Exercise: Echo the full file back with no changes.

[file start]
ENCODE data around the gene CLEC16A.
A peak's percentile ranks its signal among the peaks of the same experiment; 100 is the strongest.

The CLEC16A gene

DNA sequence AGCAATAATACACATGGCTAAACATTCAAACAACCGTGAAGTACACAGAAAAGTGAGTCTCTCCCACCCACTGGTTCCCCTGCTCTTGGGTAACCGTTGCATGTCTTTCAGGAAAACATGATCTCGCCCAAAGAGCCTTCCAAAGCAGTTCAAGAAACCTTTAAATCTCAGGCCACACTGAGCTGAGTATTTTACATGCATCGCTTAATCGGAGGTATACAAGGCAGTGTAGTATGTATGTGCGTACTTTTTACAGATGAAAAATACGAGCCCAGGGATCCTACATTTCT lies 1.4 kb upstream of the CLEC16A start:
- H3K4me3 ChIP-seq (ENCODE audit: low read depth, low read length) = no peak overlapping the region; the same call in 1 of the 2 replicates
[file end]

ENCODE data around the gene CLEC16A.
A peak's percentile ranks its signal among the peaks of the same experiment; 100 is the strongest.

The CLEC16A gene

DNA sequence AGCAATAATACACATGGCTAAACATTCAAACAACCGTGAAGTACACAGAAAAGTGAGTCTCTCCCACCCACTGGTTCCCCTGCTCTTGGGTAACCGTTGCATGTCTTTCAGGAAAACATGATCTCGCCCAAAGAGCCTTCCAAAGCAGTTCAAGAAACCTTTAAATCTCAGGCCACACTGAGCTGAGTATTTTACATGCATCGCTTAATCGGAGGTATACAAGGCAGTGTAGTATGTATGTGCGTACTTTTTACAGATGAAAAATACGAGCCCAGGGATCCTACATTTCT lies 1.4 kb upstream of the CLEC16A start:
- H3K4me3 ChIP-seq (ENCODE audit: low read depth, low read length) = no peak overlapping the region; the same call in 1 of the 2 replicates